Thanks to the passage of the Honoring Our PACT Act of 2021 (full name: Honoring Our Promise to Address Comprehensive Toxics Act of 2021), VA now presumes a service connection for even more illnesses to toxic exposure suffered during many veterans’ time in service.
An official presumption of connection means that you do not need to provide a medical nexus—or connecting event—between your current diagnosis and your service record, as long as your service record indicates that you were present at a time and place in which VA acknowledges you were exposed to certain toxins.
An important category of illnesses covered by the Honoring Our PACT Act of 2022 are respiratory cancers “of any type”, which covers all breathing-related cancers that originate in the respiratory system.
This includes the following:
- Lung cancer
- Cancer of the trachea
- Cancer of the larynx
- Cancer of the bronchus
Respiratory cancers join a list of more than 20 other conditions, including many cancers, that are now considered presumptive based on toxic exposure to burn pits for veterans who were on active duty during the Gulf War era and the post-9/11 era. Additional conditions are considered presumptive based on exposure to Agent Orange, radiation, and toxins from several other incidents and locations.
If you develop a respiratory cancer and cannot take advantage of a presumption of service connection based on your service record, you may still apply for a direct service connection via the VA disability claims process. This will mean, however, that you will need to provide a medical nexus linking your service record to your current diagnosis.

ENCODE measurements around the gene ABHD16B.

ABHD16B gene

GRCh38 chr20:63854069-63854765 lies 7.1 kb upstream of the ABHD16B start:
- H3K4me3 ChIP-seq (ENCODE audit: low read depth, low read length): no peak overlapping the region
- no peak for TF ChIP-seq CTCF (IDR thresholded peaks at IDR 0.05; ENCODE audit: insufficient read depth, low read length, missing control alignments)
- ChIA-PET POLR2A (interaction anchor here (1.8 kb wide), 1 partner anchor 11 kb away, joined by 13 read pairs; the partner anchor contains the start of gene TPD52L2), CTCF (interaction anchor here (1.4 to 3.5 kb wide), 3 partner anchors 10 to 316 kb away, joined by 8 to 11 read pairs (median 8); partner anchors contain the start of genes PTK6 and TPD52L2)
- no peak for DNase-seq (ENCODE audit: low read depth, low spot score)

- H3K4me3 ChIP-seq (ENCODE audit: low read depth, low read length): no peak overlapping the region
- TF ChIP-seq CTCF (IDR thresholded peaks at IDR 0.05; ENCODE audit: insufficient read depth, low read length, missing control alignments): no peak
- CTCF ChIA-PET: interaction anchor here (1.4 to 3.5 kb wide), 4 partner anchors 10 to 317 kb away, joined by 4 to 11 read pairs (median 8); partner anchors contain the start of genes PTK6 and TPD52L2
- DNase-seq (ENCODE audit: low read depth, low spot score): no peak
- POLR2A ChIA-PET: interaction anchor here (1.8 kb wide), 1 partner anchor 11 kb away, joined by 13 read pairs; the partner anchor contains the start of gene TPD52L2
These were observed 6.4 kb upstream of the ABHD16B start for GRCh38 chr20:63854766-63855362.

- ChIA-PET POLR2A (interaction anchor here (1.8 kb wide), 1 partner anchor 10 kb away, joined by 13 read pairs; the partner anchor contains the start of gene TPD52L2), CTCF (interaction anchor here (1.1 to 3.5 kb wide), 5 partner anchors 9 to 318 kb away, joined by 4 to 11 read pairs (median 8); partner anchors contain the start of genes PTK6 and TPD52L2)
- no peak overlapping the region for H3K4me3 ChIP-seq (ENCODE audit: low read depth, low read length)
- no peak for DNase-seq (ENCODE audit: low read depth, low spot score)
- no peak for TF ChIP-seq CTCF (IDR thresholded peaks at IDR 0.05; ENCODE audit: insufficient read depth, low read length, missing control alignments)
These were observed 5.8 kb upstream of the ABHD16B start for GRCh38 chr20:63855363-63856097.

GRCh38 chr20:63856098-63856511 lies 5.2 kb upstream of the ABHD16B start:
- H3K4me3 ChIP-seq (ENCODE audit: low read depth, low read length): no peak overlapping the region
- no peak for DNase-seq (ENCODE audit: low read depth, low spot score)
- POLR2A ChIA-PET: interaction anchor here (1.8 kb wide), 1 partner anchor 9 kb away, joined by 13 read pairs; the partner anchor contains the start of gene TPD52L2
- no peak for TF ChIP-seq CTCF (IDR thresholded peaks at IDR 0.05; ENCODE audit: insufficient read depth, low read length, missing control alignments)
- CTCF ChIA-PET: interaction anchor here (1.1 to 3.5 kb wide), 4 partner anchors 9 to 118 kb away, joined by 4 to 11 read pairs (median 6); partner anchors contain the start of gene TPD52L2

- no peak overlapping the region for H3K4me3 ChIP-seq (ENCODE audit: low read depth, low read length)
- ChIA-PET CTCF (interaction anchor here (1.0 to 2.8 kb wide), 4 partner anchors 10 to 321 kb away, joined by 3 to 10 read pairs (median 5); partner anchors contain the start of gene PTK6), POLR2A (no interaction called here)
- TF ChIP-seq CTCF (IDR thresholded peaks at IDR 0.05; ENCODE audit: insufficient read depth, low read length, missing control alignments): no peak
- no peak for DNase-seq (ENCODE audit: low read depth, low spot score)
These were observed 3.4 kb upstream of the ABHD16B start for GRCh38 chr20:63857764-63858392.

Symptoms and Treatment for Lung Cancer and Respiratory Cancers
Worldwide, lung cancer is the second most common cancer, as well as the leading cause of cancer deaths. Its greatest risk factor is smoking. Though lung cancer may affect anyone, the best way to prevent it from happening is to not smoke and to avoid second-hand smoke.
Symptoms of lung cancer only appear once the disease is advanced. Common ones include:
- A cough that doesn’t go away
- Coughing up blood
- Shortness of breath
- Chest pain
- Unexplained weight loss
- Bone pain
Other types of respiratory cancer share a similar set of symptoms. Cancer of the trachea will often show itself in a dry cough, hoarseness, breathlessness, and difficult swallowing. Cancer of the larynx may cause hoarseness, voice changes, sore throat, earache, or the sensation of having a lump in your throat. Cancer of the bronchus may cause coughing, coughing up blood, and chest pain.
Tests to find lung cancer may include imaging tests like CT scans or X-Rays, sputum cytology, and biopsy. Treatment varies depending on your health, the type and stage of cancer, as well as your preferences. Common types of treatment include surgery, radiation therapy, chemotherapy, radiosurgery, targeted drug therapy, and immunotherapy.
VA Disability Ratings for Respiratory Cancers
Disability ratings for all respiratory cancers are covered by VA under Diagnostic Code in 38 CFR § 4.97, Schedule of Ratings – Respiratory System. As with other active (also known as malignant) cancers, VA grants an automatic disability rating of 100% for the duration of your illness, plus another 6 months following the completion of a successful period of treatment.
Following this period, VA will schedule a C&P examination to assess your condition and adjust your rating from there. If your cancer has gone into remission, VA will rate on the residuals of your illness.
Assistance With Your Claim
The Honoring Our PACT Act of 2021 made it significantly easier for veterans to apply for disability benefits that at one point they would have struggled to access. That doesn’t mean the claims process is not without its problems, though, and you will want to the best representation you can get to ensure that your claim is approved and you get the compensation you deserve. If you need assistance filing your first claim or appealing an unfavorable decision, contact VA Disability Group PLLC at 844-VET-LAWS.